Sunday, November 1, 2015

Drawn to the Dyepot

When I signed up for an India Flint class on Lopez Island last September I thought I was taking it for the "experience".  I had no intention of plant dyeing fabrics and clothing in the future, I just wanted to experience a person I knew would be inspiring.  And, after all, the title of the class indicated it would focus on making a garment from previously worn of my passions.

Oh, how naive could I have been?  So many have been seduced in the past, it was inevitable.  About the second day of class I began to think, "Hmmm, this could become addictive."  Yeah, right...

I've been out in my garage over the dyepot ever since.  I liken this process to painting in the dark.  You know which colors you picked but until you see how they all come together on the page you don't know what you're going to get.

That's what I love about this process, it takes me away from the person residing in me that has to know everything!  So, it's not only doing something fun but good for me, right?

These photos are in no particular order.  The results are difficult to describe because I worked with various dye baths and materials at the same time.  I should probably have taken notes but that would be so contrary to what I wanted to achieve with this process.

I'm blessed to live on the Central Coast of California where we have variety of eucalyptus trees.  So first I worked with those.  Then I worked with copper, apple, maple and citrus, I have 5 citrus trees.  Then I asked the cooks in my rosticceria to save me all of the onions skins and worked with those.  

My dye bath varied from old chains with eucalyptus to copper with citrus leaves.

India also taught us a brilliant garment design where she sews two top garments together.  In these photos I used my abundant stash of old cashmere sweaters.
I love this design, it's simple but lends itself to lots of variation.  

This sweater is from onion skins, Bloodgood maple and some eucalyptus.

This was my first sweater, eucalyptus and Bloodgood maple.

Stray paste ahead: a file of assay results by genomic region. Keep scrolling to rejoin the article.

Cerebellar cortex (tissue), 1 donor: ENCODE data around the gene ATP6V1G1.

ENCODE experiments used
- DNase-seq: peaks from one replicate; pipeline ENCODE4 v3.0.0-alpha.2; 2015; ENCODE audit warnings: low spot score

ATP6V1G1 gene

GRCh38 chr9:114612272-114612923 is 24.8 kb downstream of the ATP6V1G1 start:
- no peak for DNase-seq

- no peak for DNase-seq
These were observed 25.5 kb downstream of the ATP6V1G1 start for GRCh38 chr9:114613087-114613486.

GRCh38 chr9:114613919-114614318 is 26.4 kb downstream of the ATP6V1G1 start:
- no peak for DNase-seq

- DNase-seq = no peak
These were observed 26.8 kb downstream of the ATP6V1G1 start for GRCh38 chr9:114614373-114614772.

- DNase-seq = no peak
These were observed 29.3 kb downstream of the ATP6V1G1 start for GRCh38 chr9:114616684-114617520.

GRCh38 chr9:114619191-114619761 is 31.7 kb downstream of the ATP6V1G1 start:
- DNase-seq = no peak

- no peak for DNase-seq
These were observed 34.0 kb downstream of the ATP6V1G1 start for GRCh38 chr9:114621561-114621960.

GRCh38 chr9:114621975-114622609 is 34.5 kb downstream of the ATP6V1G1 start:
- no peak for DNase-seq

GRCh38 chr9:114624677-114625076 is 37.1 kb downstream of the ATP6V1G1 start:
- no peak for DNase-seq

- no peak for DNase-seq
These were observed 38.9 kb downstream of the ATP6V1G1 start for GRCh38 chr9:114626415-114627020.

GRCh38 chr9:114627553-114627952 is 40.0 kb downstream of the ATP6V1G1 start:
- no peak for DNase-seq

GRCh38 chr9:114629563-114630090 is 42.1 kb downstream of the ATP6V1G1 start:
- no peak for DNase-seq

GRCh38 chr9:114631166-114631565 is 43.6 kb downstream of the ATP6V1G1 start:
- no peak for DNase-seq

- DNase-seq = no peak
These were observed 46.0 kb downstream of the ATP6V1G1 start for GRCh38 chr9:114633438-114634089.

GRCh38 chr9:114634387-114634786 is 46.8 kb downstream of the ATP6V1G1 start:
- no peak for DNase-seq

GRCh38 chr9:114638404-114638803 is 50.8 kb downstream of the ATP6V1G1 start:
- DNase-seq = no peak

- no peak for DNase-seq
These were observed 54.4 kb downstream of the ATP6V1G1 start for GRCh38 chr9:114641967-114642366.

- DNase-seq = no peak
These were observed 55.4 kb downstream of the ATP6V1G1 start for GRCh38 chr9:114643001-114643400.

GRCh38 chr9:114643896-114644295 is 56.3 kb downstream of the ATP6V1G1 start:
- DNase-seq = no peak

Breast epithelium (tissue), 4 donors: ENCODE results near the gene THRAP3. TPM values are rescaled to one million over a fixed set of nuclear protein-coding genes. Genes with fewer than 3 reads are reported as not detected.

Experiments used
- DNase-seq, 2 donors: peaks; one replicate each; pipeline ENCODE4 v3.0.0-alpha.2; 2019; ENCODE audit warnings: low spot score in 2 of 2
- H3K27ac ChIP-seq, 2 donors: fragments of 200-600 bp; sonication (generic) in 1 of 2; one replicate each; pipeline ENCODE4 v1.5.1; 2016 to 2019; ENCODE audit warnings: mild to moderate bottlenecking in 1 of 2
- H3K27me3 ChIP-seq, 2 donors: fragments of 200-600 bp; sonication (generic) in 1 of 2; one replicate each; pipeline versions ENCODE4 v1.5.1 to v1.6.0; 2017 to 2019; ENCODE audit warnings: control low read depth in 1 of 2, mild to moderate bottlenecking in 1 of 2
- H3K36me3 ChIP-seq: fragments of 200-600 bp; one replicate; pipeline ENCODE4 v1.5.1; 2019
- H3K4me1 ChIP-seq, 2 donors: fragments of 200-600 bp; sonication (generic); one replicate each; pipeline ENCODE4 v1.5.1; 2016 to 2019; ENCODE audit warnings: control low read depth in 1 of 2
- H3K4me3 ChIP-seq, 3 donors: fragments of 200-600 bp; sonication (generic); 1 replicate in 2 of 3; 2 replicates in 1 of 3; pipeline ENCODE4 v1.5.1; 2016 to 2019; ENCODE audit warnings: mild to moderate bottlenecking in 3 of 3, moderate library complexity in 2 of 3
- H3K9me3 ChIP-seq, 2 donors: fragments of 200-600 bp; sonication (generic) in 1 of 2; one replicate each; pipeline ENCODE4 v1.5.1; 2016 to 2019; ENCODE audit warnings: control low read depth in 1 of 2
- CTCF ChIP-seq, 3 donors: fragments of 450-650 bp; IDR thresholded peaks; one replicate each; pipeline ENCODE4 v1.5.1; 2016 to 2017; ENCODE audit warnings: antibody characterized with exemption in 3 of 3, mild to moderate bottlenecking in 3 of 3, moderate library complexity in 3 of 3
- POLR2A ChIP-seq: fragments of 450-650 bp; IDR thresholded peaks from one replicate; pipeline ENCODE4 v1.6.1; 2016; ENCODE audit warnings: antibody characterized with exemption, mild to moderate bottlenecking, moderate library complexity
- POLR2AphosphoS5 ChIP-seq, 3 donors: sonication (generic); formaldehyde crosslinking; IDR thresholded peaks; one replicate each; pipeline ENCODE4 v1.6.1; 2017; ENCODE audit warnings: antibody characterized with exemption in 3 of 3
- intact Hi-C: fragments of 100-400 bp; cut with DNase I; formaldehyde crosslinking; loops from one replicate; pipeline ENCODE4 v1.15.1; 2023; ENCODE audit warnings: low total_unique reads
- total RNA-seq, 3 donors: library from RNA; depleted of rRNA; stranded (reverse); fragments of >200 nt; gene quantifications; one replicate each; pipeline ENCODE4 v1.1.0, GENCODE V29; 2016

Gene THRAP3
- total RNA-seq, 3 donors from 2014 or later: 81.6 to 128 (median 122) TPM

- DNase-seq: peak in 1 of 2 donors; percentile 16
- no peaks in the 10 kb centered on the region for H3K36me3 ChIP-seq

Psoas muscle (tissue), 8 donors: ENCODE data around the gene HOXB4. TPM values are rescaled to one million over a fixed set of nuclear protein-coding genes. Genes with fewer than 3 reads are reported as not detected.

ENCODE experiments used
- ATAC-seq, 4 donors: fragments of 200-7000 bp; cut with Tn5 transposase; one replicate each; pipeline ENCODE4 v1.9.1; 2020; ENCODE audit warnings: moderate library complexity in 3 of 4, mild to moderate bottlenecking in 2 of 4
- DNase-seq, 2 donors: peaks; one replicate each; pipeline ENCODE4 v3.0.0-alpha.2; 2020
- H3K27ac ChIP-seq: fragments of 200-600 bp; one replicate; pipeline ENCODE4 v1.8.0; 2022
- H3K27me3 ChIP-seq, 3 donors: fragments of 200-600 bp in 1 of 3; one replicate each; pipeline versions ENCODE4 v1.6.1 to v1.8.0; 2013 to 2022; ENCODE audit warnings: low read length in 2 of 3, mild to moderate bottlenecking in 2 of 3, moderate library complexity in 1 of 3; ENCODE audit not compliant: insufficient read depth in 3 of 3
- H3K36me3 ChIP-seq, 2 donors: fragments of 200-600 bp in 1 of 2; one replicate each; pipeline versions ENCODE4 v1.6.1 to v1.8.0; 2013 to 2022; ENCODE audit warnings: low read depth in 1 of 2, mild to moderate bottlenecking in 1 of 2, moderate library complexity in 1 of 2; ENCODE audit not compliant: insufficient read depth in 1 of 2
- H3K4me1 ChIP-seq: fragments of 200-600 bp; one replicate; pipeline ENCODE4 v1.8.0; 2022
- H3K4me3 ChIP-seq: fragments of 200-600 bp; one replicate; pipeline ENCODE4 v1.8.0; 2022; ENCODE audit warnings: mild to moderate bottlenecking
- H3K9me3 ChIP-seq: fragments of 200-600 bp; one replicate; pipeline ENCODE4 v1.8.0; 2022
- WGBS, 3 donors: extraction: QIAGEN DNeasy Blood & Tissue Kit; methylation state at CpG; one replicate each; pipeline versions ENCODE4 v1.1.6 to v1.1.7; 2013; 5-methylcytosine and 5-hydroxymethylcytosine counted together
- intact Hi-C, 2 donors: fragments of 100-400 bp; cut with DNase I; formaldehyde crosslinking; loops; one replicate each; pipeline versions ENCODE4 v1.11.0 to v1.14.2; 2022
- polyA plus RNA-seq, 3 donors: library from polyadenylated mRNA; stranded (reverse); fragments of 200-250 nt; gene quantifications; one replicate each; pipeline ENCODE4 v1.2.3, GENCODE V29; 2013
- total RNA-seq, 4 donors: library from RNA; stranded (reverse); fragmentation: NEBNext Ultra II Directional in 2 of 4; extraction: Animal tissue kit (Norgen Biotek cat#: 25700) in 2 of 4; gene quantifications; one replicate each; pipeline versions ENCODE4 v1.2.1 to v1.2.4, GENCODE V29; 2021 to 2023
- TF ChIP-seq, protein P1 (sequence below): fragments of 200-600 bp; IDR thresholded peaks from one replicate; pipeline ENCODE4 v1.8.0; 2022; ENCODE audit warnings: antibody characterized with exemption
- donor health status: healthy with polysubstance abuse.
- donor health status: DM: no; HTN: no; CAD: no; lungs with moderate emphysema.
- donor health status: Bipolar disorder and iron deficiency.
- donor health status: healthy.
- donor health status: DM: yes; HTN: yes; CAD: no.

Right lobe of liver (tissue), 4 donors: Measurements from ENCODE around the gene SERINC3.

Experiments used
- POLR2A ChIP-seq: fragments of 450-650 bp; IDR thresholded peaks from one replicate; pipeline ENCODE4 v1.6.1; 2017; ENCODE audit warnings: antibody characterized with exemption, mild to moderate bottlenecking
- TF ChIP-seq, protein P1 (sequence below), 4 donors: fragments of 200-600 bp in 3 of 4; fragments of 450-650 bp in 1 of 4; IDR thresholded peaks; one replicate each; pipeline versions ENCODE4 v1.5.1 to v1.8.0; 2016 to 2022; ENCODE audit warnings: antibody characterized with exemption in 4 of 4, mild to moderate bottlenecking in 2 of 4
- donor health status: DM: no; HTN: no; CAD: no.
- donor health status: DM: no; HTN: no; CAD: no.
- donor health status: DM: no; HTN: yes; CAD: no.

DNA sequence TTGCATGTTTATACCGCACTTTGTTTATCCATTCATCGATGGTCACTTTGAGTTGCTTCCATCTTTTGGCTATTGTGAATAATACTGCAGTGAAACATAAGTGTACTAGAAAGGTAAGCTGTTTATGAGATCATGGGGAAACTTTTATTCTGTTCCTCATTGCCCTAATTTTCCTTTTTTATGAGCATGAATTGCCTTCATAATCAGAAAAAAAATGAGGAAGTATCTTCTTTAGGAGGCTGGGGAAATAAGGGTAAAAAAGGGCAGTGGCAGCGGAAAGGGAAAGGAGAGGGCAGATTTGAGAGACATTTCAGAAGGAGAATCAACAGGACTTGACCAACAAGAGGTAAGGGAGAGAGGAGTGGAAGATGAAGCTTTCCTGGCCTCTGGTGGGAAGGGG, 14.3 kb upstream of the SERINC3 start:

This is the back of the same sweater.

This is my first attempt with copper, citrus leaves and apple leaves.

The back of the same sweater.

And here they are together so that you can see the variation a bit more.  It's subtle.  I'm still learning so much.  I'd like to get a bit brighter with future sweaters.

 My dye bath that awaits me in the garage this morning is a fresh batch of a type of eucalyptus leaf I've never used before and copper pipes.  I'm headed out there right now to see what that does!

Thank you, India.  You're one of the most brilliant, funny and endearing people I've ever met.  Plus you hooked me on my latest addiction!


  1. Those pieces are truly lovely, Gayle! I'd say you got bit by the bug but good. :)

  2. Well, this post is the highlight of my internet week. These are amazingly beautiful. I'm a bright colour person and yet these soft subdued organic colours and shapes really are appealing and I like the way you've pieced the garments together. You got your money's worth from that course!

  3. Gorgeous dye effects! I can feel your addiction.

  4. I love them all !
    I love that you are hooked, too ;>))

  5. Wow. These pieces are fantastic and it really looks like you are getting a good feel for what different materials do in terms of pigmentation. Love the apple leaves.

  6. Smiling happily on the other side of the puddle

  7. Thank you for sharing your lovely creations!! Inspiring me to get with it and forage my fallen eucalyptus leaves in the front yard. And and and.....

  8. I love the eco-prints and the way you have constructed the garments is amazing. Just gorgeous. Thanks for sharing this.

  9. Gayle, these are amazing! I love the way you've put your stash of cashmere together. I've dyed the top I made on Lopez, but then got absorbed in my weaving. Thanks for the inspiration!!

  10. Absolutely wonderful! I love the colors and shapes.

  11. these are wonderful . i have been dyeing bits and pieces since lopez . what a wonderful experience that was for me too.

  12. OMG these are gorgeous! Such lovely subtle colours. I can see why you are addicted,

    Unfortunately (fortunately?) the leaves are off the trees where I am. I will have to content myself with snow dyeing when the white stuff finally comes. Snow/dyeing is similar in a way because you really can't control the results, only the colours.

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  14. Wow, they look great and very wearable!

  15. These are wonderfully inspirational - I live in Oz where eucalyptus reign! Can I ask what do you mean by 'sewing two top garments together'? I have just lugged an old copper into a farm shed to start dyeing!

  16. Uh-oh, down the rabbit hole! Those are beautiful. Desperately want to take a class from her one day...


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